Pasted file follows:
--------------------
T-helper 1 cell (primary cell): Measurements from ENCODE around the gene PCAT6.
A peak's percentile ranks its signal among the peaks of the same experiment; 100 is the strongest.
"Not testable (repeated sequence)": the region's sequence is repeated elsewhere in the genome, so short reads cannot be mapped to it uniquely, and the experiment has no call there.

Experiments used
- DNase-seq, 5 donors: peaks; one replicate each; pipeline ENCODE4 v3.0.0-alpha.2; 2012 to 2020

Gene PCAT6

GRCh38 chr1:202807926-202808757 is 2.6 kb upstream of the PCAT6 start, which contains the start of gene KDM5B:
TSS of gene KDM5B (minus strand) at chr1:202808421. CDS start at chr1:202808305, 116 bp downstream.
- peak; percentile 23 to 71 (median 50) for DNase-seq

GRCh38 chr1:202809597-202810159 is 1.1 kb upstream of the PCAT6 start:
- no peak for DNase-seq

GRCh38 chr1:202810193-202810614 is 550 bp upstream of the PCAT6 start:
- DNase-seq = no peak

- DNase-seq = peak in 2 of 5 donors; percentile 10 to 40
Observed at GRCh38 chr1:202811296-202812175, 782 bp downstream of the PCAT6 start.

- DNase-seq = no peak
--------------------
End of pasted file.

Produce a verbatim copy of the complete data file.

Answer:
T-helper 1 cell (primary cell): Measurements from ENCODE around the gene PCAT6.
A peak's percentile ranks its signal among the peaks of the same experiment; 100 is the strongest.
"Not testable (repeated sequence)": the region's sequence is repeated elsewhere in the genome, so short reads cannot be mapped to it uniquely, and the experiment has no call there.

Experiments used
- DNase-seq, 5 donors: peaks; one replicate each; pipeline ENCODE4 v3.0.0-alpha.2; 2012 to 2020

Gene PCAT6

GRCh38 chr1:202807926-202808757 is 2.6 kb upstream of the PCAT6 start, which contains the start of gene KDM5B:
TSS of gene KDM5B (minus strand) at chr1:202808421. CDS start at chr1:202808305, 116 bp downstream.
- peak; percentile 23 to 71 (median 50) for DNase-seq

GRCh38 chr1:202809597-202810159 is 1.1 kb upstream of the PCAT6 start:
- no peak for DNase-seq

GRCh38 chr1:202810193-202810614 is 550 bp upstream of the PCAT6 start:
- DNase-seq = no peak

- DNase-seq = peak in 2 of 5 donors; percentile 10 to 40
Observed at GRCh38 chr1:202811296-202812175, 782 bp downstream of the PCAT6 start.

- DNase-seq = no peak